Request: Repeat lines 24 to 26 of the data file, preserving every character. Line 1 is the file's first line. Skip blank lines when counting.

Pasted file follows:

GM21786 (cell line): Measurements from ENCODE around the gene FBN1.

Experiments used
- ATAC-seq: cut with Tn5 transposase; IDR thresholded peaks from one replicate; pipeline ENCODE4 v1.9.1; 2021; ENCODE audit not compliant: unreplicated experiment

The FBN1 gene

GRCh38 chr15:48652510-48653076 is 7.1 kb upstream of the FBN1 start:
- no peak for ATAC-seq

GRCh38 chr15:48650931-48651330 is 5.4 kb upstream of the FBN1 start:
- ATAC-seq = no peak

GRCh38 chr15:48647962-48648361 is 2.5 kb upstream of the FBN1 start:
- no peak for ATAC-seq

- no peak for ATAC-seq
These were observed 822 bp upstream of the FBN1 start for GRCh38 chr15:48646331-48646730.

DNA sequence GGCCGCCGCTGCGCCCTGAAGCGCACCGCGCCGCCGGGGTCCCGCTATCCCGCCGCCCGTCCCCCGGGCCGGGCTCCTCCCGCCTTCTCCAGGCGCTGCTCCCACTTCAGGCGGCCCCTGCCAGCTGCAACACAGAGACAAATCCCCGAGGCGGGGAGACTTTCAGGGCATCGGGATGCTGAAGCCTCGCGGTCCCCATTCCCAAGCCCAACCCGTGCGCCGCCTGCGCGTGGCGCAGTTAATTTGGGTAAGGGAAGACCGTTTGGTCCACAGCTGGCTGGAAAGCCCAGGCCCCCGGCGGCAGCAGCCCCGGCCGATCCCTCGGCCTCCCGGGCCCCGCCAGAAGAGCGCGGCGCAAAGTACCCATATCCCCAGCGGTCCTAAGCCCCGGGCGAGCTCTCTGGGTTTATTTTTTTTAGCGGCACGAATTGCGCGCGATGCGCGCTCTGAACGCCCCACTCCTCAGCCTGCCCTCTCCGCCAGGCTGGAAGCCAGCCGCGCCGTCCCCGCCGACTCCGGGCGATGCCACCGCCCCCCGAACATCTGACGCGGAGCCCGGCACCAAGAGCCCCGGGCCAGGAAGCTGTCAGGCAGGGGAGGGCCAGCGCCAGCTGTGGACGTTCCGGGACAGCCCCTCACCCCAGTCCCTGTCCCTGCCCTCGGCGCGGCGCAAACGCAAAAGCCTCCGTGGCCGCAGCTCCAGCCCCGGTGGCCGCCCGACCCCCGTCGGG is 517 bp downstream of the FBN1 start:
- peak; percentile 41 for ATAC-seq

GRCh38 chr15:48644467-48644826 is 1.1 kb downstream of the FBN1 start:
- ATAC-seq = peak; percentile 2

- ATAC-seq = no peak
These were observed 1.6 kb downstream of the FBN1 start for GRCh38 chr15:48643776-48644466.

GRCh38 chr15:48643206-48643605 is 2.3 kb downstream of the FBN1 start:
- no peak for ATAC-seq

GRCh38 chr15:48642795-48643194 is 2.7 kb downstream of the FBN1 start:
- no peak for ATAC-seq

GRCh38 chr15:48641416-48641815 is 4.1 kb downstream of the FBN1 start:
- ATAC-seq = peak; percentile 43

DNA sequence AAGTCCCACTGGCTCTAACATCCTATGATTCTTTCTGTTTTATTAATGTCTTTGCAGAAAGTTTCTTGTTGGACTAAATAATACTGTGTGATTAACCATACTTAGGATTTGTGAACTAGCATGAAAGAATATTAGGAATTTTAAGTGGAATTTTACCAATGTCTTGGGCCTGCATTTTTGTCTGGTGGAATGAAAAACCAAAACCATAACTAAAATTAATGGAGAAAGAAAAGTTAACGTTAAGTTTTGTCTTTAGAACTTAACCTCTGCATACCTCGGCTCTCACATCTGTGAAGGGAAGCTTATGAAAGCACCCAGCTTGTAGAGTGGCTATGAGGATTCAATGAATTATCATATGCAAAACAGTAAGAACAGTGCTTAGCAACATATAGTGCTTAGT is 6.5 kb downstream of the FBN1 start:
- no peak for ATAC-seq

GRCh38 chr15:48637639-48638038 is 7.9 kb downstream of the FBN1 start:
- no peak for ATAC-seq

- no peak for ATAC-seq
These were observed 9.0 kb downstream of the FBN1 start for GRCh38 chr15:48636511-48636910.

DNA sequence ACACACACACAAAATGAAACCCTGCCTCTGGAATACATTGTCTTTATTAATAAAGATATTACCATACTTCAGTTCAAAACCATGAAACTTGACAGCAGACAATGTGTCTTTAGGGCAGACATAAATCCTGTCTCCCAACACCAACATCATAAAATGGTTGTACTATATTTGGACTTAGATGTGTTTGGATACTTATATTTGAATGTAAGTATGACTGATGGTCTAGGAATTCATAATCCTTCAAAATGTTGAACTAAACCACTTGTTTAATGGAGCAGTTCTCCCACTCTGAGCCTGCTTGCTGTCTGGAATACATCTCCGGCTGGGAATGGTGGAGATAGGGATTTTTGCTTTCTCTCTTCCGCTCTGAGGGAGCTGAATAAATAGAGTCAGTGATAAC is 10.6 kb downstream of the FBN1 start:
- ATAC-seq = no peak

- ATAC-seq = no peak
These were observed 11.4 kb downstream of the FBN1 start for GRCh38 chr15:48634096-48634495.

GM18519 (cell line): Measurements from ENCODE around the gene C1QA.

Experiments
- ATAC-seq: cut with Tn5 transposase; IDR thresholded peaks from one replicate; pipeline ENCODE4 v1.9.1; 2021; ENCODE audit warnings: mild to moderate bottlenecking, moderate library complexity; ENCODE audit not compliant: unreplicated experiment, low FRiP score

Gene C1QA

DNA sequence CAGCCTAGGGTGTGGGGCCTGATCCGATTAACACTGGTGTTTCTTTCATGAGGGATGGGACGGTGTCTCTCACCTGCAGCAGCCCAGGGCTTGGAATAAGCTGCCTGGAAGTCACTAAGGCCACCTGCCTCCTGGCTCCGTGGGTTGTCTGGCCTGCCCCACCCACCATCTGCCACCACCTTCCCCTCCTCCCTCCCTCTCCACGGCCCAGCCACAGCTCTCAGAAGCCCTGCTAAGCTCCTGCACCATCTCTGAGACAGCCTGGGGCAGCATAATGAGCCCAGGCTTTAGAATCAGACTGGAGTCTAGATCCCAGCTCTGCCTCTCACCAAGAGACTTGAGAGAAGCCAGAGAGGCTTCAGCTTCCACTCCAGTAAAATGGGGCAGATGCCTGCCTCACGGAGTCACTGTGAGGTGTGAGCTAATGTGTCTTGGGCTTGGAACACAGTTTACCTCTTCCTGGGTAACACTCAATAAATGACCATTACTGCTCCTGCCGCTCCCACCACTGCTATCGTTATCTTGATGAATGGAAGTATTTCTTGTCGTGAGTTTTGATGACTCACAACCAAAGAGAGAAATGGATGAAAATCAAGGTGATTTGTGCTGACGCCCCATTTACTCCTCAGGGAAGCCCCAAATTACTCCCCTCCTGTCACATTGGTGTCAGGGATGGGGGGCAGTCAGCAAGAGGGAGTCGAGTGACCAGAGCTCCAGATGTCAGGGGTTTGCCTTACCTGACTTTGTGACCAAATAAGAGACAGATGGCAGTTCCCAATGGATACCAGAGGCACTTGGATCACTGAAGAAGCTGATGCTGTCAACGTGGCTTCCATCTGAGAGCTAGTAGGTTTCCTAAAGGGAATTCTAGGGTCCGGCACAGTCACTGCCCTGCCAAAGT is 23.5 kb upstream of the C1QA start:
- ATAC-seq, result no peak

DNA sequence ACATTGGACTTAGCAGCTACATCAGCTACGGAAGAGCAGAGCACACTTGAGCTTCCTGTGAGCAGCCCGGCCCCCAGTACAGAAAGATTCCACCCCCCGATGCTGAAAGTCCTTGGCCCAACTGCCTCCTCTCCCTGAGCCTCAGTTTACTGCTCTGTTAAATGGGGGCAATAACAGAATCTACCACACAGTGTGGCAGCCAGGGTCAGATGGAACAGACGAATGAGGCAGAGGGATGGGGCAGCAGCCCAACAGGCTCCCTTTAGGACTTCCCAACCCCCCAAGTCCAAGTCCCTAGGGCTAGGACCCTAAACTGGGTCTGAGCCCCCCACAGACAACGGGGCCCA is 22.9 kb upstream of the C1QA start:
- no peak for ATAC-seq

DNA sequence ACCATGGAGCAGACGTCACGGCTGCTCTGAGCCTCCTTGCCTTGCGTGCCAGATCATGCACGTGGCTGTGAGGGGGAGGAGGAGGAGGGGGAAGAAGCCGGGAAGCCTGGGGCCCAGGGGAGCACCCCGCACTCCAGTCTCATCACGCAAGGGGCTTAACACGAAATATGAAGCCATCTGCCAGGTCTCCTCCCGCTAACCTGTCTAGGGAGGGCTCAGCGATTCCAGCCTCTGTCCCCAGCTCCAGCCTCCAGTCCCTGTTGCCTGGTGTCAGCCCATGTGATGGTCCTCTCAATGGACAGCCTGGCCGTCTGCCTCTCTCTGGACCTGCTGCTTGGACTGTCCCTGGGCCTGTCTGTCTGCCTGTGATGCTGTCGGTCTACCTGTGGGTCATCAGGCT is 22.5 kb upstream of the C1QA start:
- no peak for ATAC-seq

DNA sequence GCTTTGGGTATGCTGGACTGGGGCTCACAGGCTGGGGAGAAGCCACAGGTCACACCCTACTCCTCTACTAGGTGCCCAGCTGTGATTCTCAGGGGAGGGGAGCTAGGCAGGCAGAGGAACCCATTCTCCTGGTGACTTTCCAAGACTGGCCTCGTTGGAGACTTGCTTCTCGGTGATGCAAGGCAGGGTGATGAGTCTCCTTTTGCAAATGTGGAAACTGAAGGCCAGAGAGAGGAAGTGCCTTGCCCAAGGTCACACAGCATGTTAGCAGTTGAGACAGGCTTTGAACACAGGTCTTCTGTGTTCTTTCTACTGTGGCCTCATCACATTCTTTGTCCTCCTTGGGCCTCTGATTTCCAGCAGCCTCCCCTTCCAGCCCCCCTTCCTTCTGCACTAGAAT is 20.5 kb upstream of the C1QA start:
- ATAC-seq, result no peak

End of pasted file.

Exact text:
- ATAC-seq = peak; percentile 43

DNA sequence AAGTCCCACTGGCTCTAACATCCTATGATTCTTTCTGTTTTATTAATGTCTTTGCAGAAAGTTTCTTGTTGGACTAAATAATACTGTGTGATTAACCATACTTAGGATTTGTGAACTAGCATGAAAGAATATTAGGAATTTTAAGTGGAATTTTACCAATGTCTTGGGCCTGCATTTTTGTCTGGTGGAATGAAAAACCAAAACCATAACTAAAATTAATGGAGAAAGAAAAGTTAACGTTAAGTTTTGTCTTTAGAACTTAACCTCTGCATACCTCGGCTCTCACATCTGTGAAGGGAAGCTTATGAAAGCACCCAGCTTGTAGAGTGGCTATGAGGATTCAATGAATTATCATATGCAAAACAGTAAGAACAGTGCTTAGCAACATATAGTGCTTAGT is 6.5 kb downstream of the FBN1 start:
- no peak for ATAC-seq